No More Free Tourist Visa’s to Thailand

Thailand Tourist Visa picture

Update: Thailand’s tourist visa’s free again until 2011

The Ministry of Foreign Affairs in Bangkok have confirmed that tourist visa fees will be reinstated as of March 5, 2010.

Thailand’s tourist visa fee’s were removed last year in a bid to revive travel and tourism to the kingdom. Since June 25, 2009 all tourist visa’s from anywhere in the world were free and will remain free until March 4, 2010.

Apparently the Foreign affairs Ministry, who oversee the Royal Thai Embassies and Consulates worldwide, believe that Thailand tourism in 2010 will be booming, or at least that is the hope. While there has been some grumbling across the net due to this news you can hardly blame the ministry as they said last year this would only last until March of 2010. Apparently some people can’t get over the fact that they will once again have to pay the princely sum of $35 to enter the country again on a tourist visa.

The Thailand tourist visa allows for a maximum stay of 60 days with extensions available at local immigration offices.

Passport holders of the following countries may enter and stay in Thailand without a visa for a maximum stay of 30 days for purpose of tourism only. This can be extended by 7 days at a local immigration office or 15 days by crossing a land border:

Australia, Austria, Belgium, *Brazil, Bahrain, Brunei Darussalam, Canada, Chili, Denmark, Finland, France, Germany, Qatar, Greece, Hong Kong, Iceland, Indonesia, Ireland, Israel,. Italy, Japan, Kenya, Republic of Korea, Kuwait, Lao, Luxembourg, Macao, Malaysia, Monaco (effective 26 Oct 07), Netherlands, New Zealand, Norway, Peru, Philippines, Portugal, Singapore, South Africa, Spain, Sweden, Switzerland, Turkey, U.A.E., U.K., U.S.A., Vietnam.

List of countries whose nations may apply for visa at the Immigration checkpoints for the purpose of tourism for the period of not exceeding 15 days (Visa on Arrival)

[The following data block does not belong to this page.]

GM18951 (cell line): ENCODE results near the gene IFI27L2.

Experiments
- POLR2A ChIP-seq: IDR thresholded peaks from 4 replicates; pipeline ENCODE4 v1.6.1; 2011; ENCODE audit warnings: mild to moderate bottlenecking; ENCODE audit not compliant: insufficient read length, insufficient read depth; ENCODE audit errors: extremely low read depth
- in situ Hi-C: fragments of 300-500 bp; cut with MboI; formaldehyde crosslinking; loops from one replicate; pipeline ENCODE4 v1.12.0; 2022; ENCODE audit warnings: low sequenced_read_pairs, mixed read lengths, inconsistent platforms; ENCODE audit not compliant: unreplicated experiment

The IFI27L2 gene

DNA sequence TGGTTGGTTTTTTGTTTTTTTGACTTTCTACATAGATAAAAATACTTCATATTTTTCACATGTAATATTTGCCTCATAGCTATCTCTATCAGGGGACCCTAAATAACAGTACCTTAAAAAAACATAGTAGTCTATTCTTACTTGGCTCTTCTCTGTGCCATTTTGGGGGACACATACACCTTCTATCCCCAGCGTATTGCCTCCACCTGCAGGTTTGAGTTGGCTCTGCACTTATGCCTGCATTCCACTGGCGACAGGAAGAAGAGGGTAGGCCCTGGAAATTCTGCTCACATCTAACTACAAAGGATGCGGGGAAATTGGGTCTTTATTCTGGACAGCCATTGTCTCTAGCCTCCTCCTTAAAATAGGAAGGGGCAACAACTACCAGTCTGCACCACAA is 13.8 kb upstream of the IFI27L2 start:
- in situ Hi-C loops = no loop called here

Bhutan, China (including Taiwan), Czech Republic, Cyprus, Estonia, Hungary, India, Kazakhstan, Latvia, Liechtenstein, Lithuania, Maldives, Mauritius, Oman, *Peru, Poland, Russian Federation, Saudi Arabia, Slovakia, Slovenia, Ukraine.

If you are not a passport holder of the above countries or you are going to go Thailand for other purposes than tourism, you need a visa.

List of countries whose nationals are exempted from visa fees:

Rep.of Korea, Malaysia, *Philippines, Singapore, Tunisia.

More info can be found in the Thai Visa section.

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15 Comment(s)

  1. Odd to see Poland on two week visas. I guess they do not have an extended agreement with Thailand?

    Or maybe they are too busy populating the UK to pay attention to LOS?

    Note: Of Europeans overall, the Polish are a preference of mine. Polish men are what the French only dream of (being) ;-)
    .-= Catherine´s last blog ..A Thai Learning Thai =-.

    Catherine | Feb 4, 2010 | Reply

  2. Cat, I don’t think I have ever heard a woman prefer the Polish over the French…much less in a visa conversation :)

    Works for me though as I’m part Polish…

    Talen | Feb 4, 2010 | Reply

  3. Talen, before living two years in France I bought into the whole French men are the sexist ploy.

    But when I worked with a Polish team (oil exploration)… Wow.

    I’ve been chased fast and furious by French men (and not just in France).

    But the Polish men I met didn’t chase. They just… wow…
    .-= Catherine´s last blog ..A Thai Learning Thai =-.

    Catherine | Feb 4, 2010 | Reply

  4. Talen since we seem to be talking countries I wonder why Tunisia is Visa exempt? The others are ASEAN so an obvious link. perhaps Thais like dates?

    Mike | Feb 5, 2010 | Reply

  5. They have also started enforcing the fine for even a single days overstay, which was being waived, however a friendly smile and exit stamp was usually followed by a request for some “tea money”.